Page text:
Volume 93, Issue 73

Wednesday, February 9, 2000


Scream franchise still kicking

Snapcase out with the old, in with the new

Snapcase out with the old, in with the new

Scream 3 Soundtrack
Wind-Up Entertainment

There's a scene in Scream 3 in which head scream-queen Neve Campbell is asking a detective what he knows about trilogies. He responds by saying that in the third installments, "All bets are off."

This holds very true for the soundtrack to the film, as its predecessors were multi-genre marketing tools, with varied artists doing pseudo-scary tunes. This time around, the producers wised up and compiled a collection of bands which truly capture the mood of a horror film – loud, aggressive and scary as hell.

Further fuelling the mood of the album, as well as its credibility, is the surprise appointment of indie darlings Creed as producers for the soundtrack. These leaders of next generation hard rockers manage to create a soundtrack which gives the listener an intense listening experience.

Creed themselves contribute two tracks, the lead cut "What If?," as well as the finale, "Is This the End?" The former seduces the listener by dishing out a heavy guitar crunch against equally intense vocals, while the latter begins softly, but eventually crescendos to the same dark instrumentation against a catchy vocal melody.

The rest of the album reads as a who's who in neaveau-metal. Slipknot's "Wait and Bleed" is a fast–paced lyrical assault, while Godsmack bring their own brand of in-your-face honesty and heavy guitar work with "Time Bomb."

Psycho-metal acts Coal Chamber and Powerman 5000 make appearances with tracks that remind us of why our parents hated metal in the first place and Orgy joins the front line of the sonic assault with "Dissention" – a full plate of electro-static vocals and guitars which continues to assert their place as a new-wave rock band of the future.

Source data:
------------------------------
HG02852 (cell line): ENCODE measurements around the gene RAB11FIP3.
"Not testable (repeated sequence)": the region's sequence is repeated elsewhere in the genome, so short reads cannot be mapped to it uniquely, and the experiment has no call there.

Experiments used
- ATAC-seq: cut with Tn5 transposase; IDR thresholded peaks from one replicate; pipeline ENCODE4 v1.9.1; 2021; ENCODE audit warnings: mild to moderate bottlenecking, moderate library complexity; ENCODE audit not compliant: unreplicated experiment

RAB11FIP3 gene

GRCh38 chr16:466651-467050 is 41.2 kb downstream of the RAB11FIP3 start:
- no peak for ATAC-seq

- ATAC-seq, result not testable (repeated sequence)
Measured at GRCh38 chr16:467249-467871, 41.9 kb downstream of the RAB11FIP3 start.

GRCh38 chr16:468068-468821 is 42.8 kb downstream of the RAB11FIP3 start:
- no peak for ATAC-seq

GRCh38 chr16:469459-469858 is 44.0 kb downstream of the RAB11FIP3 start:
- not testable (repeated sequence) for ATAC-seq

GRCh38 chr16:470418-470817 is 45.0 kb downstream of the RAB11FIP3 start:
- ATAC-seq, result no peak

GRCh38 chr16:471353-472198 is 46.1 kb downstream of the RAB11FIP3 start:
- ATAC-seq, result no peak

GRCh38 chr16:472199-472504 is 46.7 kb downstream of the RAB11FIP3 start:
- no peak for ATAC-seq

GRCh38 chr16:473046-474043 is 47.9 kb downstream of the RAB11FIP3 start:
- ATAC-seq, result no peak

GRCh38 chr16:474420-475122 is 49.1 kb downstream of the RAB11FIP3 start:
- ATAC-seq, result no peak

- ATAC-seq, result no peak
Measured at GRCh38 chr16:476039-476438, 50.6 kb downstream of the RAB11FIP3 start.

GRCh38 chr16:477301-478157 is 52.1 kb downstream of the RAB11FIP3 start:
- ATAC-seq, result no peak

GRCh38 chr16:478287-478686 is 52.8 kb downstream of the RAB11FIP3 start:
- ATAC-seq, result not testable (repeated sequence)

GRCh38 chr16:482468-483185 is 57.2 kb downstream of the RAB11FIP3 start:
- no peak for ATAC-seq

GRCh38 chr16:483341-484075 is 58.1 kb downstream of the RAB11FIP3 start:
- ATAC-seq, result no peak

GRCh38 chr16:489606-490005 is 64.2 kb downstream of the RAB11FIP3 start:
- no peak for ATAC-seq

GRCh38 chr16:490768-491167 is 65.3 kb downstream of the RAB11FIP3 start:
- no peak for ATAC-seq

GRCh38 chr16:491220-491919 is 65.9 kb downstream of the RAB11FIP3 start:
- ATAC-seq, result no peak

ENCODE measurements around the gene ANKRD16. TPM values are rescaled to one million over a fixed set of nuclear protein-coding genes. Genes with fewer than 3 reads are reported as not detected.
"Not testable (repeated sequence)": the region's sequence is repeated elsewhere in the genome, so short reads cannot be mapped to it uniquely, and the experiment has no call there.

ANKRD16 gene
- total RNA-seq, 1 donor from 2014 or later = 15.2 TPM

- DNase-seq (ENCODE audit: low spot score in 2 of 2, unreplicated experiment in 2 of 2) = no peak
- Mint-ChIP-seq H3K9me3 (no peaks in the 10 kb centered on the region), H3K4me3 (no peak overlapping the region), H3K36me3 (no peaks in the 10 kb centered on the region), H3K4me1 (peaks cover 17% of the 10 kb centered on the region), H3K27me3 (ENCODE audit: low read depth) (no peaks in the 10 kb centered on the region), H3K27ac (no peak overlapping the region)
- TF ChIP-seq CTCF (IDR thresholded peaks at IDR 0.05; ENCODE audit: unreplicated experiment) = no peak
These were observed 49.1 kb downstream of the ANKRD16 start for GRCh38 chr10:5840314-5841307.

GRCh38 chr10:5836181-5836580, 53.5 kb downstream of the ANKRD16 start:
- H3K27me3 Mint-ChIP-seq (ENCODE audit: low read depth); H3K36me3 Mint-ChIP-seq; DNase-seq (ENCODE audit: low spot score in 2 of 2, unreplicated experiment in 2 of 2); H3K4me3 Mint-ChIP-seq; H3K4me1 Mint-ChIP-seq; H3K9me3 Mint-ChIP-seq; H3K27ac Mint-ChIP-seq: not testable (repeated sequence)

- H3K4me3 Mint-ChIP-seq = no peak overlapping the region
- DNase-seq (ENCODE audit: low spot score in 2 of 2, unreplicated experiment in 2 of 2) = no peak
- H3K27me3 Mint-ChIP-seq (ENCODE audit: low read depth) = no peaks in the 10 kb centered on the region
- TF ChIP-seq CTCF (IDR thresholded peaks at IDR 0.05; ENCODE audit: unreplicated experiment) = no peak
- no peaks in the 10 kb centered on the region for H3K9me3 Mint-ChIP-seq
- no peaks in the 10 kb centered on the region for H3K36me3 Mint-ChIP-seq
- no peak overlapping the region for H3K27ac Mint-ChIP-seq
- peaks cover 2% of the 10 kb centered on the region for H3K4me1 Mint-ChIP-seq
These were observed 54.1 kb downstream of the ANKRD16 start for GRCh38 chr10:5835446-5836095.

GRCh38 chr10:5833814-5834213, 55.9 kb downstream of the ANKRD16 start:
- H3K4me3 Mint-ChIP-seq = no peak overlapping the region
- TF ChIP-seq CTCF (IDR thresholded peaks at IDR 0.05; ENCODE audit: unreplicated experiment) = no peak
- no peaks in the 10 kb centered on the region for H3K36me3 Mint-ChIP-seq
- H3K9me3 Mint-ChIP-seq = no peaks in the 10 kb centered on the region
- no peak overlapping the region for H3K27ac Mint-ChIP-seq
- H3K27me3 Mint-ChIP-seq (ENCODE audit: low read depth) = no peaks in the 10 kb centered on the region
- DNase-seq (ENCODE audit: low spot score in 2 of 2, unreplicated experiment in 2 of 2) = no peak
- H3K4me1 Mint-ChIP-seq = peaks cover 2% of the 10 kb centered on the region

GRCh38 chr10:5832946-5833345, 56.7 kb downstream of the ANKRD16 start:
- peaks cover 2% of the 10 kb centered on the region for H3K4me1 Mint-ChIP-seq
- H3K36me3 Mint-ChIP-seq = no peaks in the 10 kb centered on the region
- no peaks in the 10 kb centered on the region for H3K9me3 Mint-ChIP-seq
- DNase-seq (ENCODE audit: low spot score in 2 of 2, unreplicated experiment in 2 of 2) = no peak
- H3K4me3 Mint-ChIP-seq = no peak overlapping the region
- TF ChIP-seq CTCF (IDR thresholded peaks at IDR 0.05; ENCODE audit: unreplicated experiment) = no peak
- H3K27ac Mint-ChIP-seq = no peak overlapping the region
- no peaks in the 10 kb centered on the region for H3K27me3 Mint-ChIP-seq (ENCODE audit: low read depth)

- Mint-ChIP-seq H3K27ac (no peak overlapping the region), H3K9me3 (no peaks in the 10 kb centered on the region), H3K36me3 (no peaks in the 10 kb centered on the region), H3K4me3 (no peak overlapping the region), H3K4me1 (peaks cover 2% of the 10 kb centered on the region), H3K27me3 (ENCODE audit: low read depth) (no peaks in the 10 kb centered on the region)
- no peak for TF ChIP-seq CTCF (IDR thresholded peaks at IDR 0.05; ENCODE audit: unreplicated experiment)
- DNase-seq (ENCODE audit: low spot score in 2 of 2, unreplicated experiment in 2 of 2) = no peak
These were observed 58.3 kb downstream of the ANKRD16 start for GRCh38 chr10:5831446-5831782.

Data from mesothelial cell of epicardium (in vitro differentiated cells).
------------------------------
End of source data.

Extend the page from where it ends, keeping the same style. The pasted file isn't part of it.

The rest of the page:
There are also a handful of down–tempo tracks to complement the intensity of the rest of the album. Finger Eleven, System of a Down, Sevendust and Fuel all supply decent tracks that balance out the album.

It's surprising that a major motion picture has managed to release a soundtrack which does not pander to a mainstream audience, but rather maintains a bit of indie credibility. Hopefully the final thematic installment is as fresh as the soundtrack.

–Steve Schwartz

Designs For Automation
Victory Records

From album to album, there's no debating Snapcase has always maintained a distinct sound by mixing fast punk riffs and heavy, pulverizing styles. Their combination of punk and hard-core musical schemes has helped the band easily gain appreciation and respect from both camps of fans.

One thing you can always count on from these five Boston natives is explosive and emotional songs which don't hold anything back. Since the success of their last release in 1997, which carried them onto the stage and on tour with huge names like the Deftones, it is clear that Snapcase has grown up.

Their latest release, Designs for Automation, races track to track and carries with it many surprise elements previously foreign to the band's style. Thus, the overall product proves to be much more diverse and in most cases more rewarding than their last effort.

The largest transition of style occurs on track six, entitled "Twentieth Nervous Breakdown." This is a fast-paced punk song which pushes enough boundaries to guarantee just as much appreciation from fans as disappointment.

Singer Daryl Taberski's throat-shredding lyrics accurately convey the band's overall message of individuality and self-realization. Highlight songs such as "Bleeding Orange" deliver both excitement and rage, while striking personal feelings of discontent. He sings, "Why do I work here?/Ten cent raise work five times faster/You just enjoy your power/Someday I'll be my own boss/This is not my life/Just my job/A message from the bottom of the ladder."

Snapcase has still retained a few key elements commonly associated with their musical style, such as the convulsive pauses and sudden time changes found in almost every song. Also, like every other Snapcase album, it doesn't let up or slow down from start to finish.

For most longtime fans it may take a little time, but the album will soon ignite appreciation and respect. Others who decide to give the band a chance are sure to be pleasantly surprised.

All in all, Snapcase has advanced as a band and made a product deserving attention, without sacrificing anything they stand for.

–Dale Wyatt

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